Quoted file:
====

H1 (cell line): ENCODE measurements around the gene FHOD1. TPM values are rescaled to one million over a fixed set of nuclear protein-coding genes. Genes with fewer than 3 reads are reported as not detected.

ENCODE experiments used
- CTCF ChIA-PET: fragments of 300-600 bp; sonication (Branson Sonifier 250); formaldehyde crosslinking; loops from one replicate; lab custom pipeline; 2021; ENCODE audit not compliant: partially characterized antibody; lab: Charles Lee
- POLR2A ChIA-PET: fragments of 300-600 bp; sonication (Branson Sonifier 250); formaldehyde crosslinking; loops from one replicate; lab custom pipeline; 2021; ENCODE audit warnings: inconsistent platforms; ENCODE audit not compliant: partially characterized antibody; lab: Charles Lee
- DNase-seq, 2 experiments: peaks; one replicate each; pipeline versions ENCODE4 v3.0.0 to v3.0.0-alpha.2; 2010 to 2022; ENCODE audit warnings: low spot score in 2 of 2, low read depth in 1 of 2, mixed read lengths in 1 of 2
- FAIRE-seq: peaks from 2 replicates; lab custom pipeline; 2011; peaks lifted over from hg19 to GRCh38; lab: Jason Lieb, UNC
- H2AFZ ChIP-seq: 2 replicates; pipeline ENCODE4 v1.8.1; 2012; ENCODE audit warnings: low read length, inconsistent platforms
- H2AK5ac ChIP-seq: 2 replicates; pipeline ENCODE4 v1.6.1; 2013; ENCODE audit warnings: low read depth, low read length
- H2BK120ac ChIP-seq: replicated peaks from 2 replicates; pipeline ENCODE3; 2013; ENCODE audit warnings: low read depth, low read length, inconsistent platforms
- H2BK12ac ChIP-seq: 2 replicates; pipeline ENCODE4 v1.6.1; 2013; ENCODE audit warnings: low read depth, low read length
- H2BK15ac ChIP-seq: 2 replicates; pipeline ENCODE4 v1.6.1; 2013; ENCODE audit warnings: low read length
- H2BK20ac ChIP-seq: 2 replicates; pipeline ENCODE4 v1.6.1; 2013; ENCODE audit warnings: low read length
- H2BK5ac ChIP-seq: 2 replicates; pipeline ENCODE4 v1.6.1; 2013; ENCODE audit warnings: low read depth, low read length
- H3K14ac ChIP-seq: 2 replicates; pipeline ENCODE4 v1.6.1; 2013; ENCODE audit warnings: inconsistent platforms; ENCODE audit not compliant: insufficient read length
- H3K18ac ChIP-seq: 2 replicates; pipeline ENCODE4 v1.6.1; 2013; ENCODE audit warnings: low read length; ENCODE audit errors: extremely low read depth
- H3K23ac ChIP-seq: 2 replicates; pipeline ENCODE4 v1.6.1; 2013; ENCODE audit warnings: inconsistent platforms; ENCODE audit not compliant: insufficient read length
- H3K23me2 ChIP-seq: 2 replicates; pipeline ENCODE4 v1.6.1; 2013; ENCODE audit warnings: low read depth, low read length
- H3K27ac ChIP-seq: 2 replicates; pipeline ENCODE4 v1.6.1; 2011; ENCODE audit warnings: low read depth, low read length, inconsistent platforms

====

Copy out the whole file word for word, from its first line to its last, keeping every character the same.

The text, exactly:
H1 (cell line): ENCODE measurements around the gene FHOD1. TPM values are rescaled to one million over a fixed set of nuclear protein-coding genes. Genes with fewer than 3 reads are reported as not detected.

ENCODE experiments used
- CTCF ChIA-PET: fragments of 300-600 bp; sonication (Branson Sonifier 250); formaldehyde crosslinking; loops from one replicate; lab custom pipeline; 2021; ENCODE audit not compliant: partially characterized antibody; lab: Charles Lee
- POLR2A ChIA-PET: fragments of 300-600 bp; sonication (Branson Sonifier 250); formaldehyde crosslinking; loops from one replicate; lab custom pipeline; 2021; ENCODE audit warnings: inconsistent platforms; ENCODE audit not compliant: partially characterized antibody; lab: Charles Lee
- DNase-seq, 2 experiments: peaks; one replicate each; pipeline versions ENCODE4 v3.0.0 to v3.0.0-alpha.2; 2010 to 2022; ENCODE audit warnings: low spot score in 2 of 2, low read depth in 1 of 2, mixed read lengths in 1 of 2
- FAIRE-seq: peaks from 2 replicates; lab custom pipeline; 2011; peaks lifted over from hg19 to GRCh38; lab: Jason Lieb, UNC
- H2AFZ ChIP-seq: 2 replicates; pipeline ENCODE4 v1.8.1; 2012; ENCODE audit warnings: low read length, inconsistent platforms
- H2AK5ac ChIP-seq: 2 replicates; pipeline ENCODE4 v1.6.1; 2013; ENCODE audit warnings: low read depth, low read length
- H2BK120ac ChIP-seq: replicated peaks from 2 replicates; pipeline ENCODE3; 2013; ENCODE audit warnings: low read depth, low read length, inconsistent platforms
- H2BK12ac ChIP-seq: 2 replicates; pipeline ENCODE4 v1.6.1; 2013; ENCODE audit warnings: low read depth, low read length
- H2BK15ac ChIP-seq: 2 replicates; pipeline ENCODE4 v1.6.1; 2013; ENCODE audit warnings: low read length
- H2BK20ac ChIP-seq: 2 replicates; pipeline ENCODE4 v1.6.1; 2013; ENCODE audit warnings: low read length
- H2BK5ac ChIP-seq: 2 replicates; pipeline ENCODE4 v1.6.1; 2013; ENCODE audit warnings: low read depth, low read length
- H3K14ac ChIP-seq: 2 replicates; pipeline ENCODE4 v1.6.1; 2013; ENCODE audit warnings: inconsistent platforms; ENCODE audit not compliant: insufficient read length
- H3K18ac ChIP-seq: 2 replicates; pipeline ENCODE4 v1.6.1; 2013; ENCODE audit warnings: low read length; ENCODE audit errors: extremely low read depth
- H3K23ac ChIP-seq: 2 replicates; pipeline ENCODE4 v1.6.1; 2013; ENCODE audit warnings: inconsistent platforms; ENCODE audit not compliant: insufficient read length
- H3K23me2 ChIP-seq: 2 replicates; pipeline ENCODE4 v1.6.1; 2013; ENCODE audit warnings: low read depth, low read length
- H3K27ac ChIP-seq: 2 replicates; pipeline ENCODE4 v1.6.1; 2011; ENCODE audit warnings: low read depth, low read length, inconsistent platforms